DAVID KIM: Concertmaster
LS: What is the Philadelphia Orchestra doing to diversify its audience? What changes have you noticed during your time as Concertmaster?
DK: Well, you can look at any of the Big Five Orchestras [Chicago, Boston, New York, Cleveland, and Philadelphia] and see that they’re all pretty conservative — older cultural institutions in their respective cities. Change doesn’t come easily, nor does it come quickly. It’s like any institution whether it’s the United States Congress or the Metropolitan Museum of Art. In terms of a broader perspective, the changes aren’t really clear to me. It’s like how you don’t see your children have grown five inches because you see them everyday, but then someone comes to visit and they’re like “Oh my gosh, you're so tall!”
I think it has to do with perhaps an acknowledgement of a need to really target younger audiences, and that is done through college nights, young professionals, patron groups, cocktail parties after concerts. Really capitalizing on our younger, hipper members to put them in front of the audience to speak. Using social media cleverly. It has change, it continues to change, and we’re constantly trying to figure out how things will change.
LS: What involvement have you had personally in developing new concert programs to build audiences?
DK: I’m not quite as involved in developing new audiences because I’m spread too thin to be the one to go to University of Pennsylvania and work on that kind of stuff, but that’s where some of our younger, hipper colleagues have been going out. My wheelhouse is cultivating our already existing current constituents, such as people who are 60 and older, people of means, and people who are leaders in our community. So those are the people I’m hobnobbing with, eating dinner with, going to their homes for tea. Also, I visit 10 or more retirement communities in our area, which are full of enthusiastic orchestral goers.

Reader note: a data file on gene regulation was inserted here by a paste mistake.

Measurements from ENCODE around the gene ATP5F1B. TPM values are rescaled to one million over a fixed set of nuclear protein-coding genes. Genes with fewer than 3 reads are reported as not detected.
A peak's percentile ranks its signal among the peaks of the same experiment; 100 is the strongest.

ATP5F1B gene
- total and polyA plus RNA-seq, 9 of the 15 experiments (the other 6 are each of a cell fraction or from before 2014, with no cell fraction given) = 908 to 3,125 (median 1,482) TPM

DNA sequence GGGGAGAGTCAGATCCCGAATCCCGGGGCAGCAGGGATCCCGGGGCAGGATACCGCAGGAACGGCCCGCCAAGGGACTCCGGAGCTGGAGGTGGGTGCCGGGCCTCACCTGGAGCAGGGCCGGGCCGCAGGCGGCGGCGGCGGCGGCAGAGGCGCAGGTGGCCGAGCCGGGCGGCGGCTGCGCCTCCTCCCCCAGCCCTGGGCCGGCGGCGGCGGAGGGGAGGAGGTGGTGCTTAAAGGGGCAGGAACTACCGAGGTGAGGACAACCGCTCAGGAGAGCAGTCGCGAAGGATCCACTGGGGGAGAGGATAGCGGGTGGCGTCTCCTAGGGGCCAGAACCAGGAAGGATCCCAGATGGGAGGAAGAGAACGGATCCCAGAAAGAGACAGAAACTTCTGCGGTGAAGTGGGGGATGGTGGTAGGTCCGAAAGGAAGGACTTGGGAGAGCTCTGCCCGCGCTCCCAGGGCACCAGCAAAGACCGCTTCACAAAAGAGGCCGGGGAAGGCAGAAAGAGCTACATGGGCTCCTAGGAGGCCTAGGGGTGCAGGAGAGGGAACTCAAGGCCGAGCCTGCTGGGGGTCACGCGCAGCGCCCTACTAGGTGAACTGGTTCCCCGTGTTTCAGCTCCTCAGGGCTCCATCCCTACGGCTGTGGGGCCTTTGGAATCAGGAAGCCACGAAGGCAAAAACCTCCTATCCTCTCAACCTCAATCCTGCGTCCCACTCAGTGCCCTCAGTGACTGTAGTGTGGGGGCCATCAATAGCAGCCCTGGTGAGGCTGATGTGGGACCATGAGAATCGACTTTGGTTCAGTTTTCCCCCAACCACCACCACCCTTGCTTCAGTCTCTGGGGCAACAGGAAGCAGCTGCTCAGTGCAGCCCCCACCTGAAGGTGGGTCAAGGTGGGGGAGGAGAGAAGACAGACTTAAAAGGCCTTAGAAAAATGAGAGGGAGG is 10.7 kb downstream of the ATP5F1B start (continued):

LS: Do any Philadelphia musicians feel as though their integrity as classical musicians has been compromised as a result of these changes?
DK: I think so. Actually, I would say “no” to your specific question, but yes to a change in programming. It used to be a sense of pride in the Philadelphia orchestra that we didn’t play pops. There are some orchestras that pops are almost equal to their classical programming. They put on a red bow tie and a white jacket, instead of a black jacket and all of a sudden they’re a pop orchestra playing Barry Manilow. With us, it used to be a source of pride, that we played almost no pops music, or anything except the standard classical music. And that has changed through necessity.
Nowadays, something that’s very popular among many orchestras are movie scores. So, they play Indiana Jones and the Temple of Doom on the gigantic screen above our heads, and we play the John Williams score, and we do that three or four times a season, whether that’s Star Wars, Amadeus etc. I know that some of my colleagues bristle at that, because they feel like “Well, I didn’t train my whole life to reach the pinnacle of my career and be a member of this great orchestra to play the soundtrack to Superman.”
LS: What skills do you see lacking in the Millennial generation of musicians? This could be marketing, business skills etc.